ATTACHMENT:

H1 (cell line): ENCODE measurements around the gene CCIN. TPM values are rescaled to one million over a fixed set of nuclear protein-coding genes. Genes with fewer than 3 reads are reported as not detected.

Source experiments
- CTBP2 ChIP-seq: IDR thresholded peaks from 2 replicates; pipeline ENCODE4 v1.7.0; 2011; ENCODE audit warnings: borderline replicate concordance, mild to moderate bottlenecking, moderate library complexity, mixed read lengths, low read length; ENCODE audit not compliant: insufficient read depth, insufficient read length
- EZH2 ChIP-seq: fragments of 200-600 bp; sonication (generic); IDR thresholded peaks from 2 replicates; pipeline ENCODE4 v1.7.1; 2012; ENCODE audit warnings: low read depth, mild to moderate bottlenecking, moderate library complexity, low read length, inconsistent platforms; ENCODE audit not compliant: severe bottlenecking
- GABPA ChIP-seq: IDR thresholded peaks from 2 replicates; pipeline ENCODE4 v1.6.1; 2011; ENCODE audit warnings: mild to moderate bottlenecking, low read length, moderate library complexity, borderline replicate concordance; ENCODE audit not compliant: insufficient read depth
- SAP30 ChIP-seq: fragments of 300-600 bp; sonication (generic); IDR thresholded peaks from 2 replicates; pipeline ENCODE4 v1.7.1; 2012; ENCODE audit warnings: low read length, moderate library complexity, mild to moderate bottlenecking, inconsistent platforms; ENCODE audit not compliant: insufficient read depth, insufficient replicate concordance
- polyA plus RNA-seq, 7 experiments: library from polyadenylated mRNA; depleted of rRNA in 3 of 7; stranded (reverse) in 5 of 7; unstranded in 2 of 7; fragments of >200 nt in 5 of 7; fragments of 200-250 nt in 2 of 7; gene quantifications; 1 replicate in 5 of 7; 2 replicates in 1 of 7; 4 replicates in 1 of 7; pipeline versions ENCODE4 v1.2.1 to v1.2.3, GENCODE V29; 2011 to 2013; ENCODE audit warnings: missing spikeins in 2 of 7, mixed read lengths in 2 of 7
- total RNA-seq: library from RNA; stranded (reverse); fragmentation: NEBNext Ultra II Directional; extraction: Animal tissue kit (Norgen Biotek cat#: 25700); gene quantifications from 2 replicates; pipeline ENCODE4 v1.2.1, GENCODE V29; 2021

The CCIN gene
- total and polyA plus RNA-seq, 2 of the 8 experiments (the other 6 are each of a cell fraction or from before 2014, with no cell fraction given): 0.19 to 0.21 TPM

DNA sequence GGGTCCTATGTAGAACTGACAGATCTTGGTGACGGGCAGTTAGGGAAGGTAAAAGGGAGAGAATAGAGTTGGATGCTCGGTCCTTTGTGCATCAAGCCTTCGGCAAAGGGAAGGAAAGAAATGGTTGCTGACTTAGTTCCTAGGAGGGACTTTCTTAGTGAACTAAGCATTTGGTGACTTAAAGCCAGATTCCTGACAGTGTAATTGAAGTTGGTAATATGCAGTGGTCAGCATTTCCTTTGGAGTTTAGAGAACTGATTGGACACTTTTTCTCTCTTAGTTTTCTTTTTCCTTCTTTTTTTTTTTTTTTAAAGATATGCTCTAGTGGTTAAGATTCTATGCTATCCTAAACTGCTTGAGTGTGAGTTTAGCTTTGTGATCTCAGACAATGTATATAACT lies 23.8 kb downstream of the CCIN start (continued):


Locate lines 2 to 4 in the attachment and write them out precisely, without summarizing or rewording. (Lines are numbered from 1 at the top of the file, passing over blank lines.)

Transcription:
Source experiments
- CTBP2 ChIP-seq: IDR thresholded peaks from 2 replicates; pipeline ENCODE4 v1.7.0; 2011; ENCODE audit warnings: borderline replicate concordance, mild to moderate bottlenecking, moderate library complexity, mixed read lengths, low read length; ENCODE audit not compliant: insufficient read depth, insufficient read length
- EZH2 ChIP-seq: fragments of 200-600 bp; sonication (generic); IDR thresholded peaks from 2 replicates; pipeline ENCODE4 v1.7.1; 2012; ENCODE audit warnings: low read depth, mild to moderate bottlenecking, moderate library complexity, low read length, inconsistent platforms; ENCODE audit not compliant: severe bottlenecking